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Thread: Elk Master tips

  1. #1
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    Elk Master tips

    I've always used LePros. When I had them put on I would specify "medium LePro" cause I thought they came in different hardness grades. Then I found out (I think) that they only come in one grade. So last time I just requested "LePro". The darn thing is considerably harder than the others. Now you guys say the LePros are inconsistent. Maybe in the past the "tip guy" was picking out a "medium".

    So now I'm going to try an Elk Master, just to see how they play. Anybody out there like them? I know most of y'all like hard tips so probably not.

    Sorry if I sound like Bluewolf

  2. #2
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    Re: Elk Master tips

    Wally,

    Trying something new? eh? Well.. you might find that you can feel the "hit" a little better with the elk master. I know that Michael of Michael's uses them on his cue.

    I also understand that some players are convinced that the softer tip will produce more english and therefore can hit closer to center for the same effects. Hitting closer to center lessons the deflection and squirt consequences.

    I remember trying elk masters tips a long time ago.. and thinking that they were ok.. but mushroomed too much for my likeing. Too much maintenace (burnishing all the time) for my liking.

    Good luck.. and let us know how you like it..

  3. #3
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    Re: Elk Master tips

    Yes Wally, I have used Elk Masters for many years. Tom is pretty much correct on the additional maintenance required but I always felt the benefits were worth it. Anyway. I always loved tinkering with my cues, tips and other paraphenalia.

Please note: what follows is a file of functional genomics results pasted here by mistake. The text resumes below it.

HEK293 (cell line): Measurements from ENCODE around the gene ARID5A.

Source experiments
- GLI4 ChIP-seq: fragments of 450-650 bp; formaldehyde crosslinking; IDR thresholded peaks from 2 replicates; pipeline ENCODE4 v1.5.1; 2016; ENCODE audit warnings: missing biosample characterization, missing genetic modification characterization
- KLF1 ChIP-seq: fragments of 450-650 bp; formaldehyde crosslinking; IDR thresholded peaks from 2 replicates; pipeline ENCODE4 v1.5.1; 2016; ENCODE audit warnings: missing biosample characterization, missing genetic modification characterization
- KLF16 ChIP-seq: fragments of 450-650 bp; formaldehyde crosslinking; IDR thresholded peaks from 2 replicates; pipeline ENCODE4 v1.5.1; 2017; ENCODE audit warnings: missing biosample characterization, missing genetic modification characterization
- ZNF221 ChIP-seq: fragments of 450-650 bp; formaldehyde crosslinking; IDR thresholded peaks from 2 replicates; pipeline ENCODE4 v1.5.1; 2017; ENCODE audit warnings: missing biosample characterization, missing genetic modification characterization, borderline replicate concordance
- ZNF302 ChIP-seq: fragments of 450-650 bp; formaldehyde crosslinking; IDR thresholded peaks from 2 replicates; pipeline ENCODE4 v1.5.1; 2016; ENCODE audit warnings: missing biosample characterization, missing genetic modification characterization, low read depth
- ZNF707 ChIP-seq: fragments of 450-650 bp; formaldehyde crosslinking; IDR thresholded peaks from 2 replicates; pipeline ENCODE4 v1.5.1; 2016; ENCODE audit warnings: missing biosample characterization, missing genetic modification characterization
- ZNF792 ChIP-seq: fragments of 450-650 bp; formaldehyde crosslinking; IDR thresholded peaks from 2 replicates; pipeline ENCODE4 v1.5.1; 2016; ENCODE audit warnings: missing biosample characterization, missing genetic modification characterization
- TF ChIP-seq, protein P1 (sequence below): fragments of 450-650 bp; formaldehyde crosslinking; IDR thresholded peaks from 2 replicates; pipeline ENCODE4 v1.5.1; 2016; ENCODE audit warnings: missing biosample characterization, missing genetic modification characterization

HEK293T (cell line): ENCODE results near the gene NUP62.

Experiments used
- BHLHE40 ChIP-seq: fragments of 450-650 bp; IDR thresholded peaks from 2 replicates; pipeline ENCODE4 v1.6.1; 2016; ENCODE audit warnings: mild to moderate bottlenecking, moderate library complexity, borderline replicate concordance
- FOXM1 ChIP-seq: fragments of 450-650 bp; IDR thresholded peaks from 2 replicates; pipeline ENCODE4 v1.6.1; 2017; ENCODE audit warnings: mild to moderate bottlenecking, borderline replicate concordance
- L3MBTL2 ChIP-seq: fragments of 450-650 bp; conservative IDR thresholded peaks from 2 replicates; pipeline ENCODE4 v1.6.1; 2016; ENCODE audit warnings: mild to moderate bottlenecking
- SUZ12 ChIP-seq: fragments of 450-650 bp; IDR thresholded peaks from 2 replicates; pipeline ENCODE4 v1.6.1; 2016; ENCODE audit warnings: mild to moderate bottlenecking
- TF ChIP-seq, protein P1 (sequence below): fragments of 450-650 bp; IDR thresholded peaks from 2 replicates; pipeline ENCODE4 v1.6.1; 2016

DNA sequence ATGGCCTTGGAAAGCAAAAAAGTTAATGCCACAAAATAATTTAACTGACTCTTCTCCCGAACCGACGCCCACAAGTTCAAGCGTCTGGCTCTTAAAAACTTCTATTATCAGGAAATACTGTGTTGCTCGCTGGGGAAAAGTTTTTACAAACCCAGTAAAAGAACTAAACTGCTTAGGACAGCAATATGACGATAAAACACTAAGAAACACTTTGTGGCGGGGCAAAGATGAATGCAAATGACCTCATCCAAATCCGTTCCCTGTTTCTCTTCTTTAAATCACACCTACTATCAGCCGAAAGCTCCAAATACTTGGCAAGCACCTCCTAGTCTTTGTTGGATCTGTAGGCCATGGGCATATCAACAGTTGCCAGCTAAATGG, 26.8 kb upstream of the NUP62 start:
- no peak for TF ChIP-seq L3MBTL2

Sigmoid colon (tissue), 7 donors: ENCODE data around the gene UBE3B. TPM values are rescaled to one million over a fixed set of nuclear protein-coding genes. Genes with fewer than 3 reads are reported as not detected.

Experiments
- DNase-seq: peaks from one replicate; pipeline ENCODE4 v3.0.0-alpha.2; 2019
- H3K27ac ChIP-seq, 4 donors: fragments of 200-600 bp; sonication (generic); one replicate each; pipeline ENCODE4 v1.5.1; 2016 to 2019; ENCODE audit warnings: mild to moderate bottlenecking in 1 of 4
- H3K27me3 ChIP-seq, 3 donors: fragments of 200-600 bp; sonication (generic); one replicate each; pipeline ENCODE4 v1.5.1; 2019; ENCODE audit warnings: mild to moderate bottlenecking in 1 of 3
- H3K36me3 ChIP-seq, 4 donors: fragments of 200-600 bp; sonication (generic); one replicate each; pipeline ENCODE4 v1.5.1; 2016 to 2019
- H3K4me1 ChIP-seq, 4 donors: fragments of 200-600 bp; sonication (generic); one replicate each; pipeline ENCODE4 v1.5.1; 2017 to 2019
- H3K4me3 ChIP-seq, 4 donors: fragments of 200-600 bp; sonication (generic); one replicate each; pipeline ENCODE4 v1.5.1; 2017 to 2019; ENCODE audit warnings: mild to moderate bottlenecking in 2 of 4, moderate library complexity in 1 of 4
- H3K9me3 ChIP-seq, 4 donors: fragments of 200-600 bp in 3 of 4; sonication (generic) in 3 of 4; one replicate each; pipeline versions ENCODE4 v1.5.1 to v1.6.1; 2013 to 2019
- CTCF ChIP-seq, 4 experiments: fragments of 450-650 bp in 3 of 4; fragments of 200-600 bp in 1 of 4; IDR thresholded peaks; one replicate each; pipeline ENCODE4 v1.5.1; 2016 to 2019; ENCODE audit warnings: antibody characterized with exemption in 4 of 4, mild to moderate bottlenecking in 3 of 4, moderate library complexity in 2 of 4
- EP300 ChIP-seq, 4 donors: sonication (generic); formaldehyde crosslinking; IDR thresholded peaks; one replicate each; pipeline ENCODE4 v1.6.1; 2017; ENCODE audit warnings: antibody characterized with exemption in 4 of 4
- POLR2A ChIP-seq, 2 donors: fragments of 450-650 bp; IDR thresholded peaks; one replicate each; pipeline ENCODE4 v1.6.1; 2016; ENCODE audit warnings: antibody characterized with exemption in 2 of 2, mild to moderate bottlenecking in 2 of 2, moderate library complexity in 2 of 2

4. #4
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    Re: Elk Master tips

    Wally,
    Elk master doesn't have to be consistant either. I've seen them like a sponge that never firm up to just a med to med soft tip. They are never hard though.

    Your tip guy should be able to fit you with a med lepro. All you do is sand the back. If it sands off with a grain texture it is a softer tip. If it sands off towards the powder side it is a hard tip. I can imagine the tip you have and some do get pretty firm. Also the firm ones appear to me to be a darker brown.

    I played with blue diamond's, very similar to elk master. Personally I like the tip but there to soft. After a month of play and breaking them so they firm up, there ok.

    ~~~rod, doesn't care for the long break in
    <span style="color: blue">be smooth; better control and power with less effort.</span>

  5. #5
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    Re: Elk Master tips

    I like them, Wally. Used to use them awhile ago and didn't mind the maintenance because the tip played well. The only objection I had, which is why I switched, is that they didn't last very long for me at all. Got my best play out of them for a month, maybe less, then had to change the tip.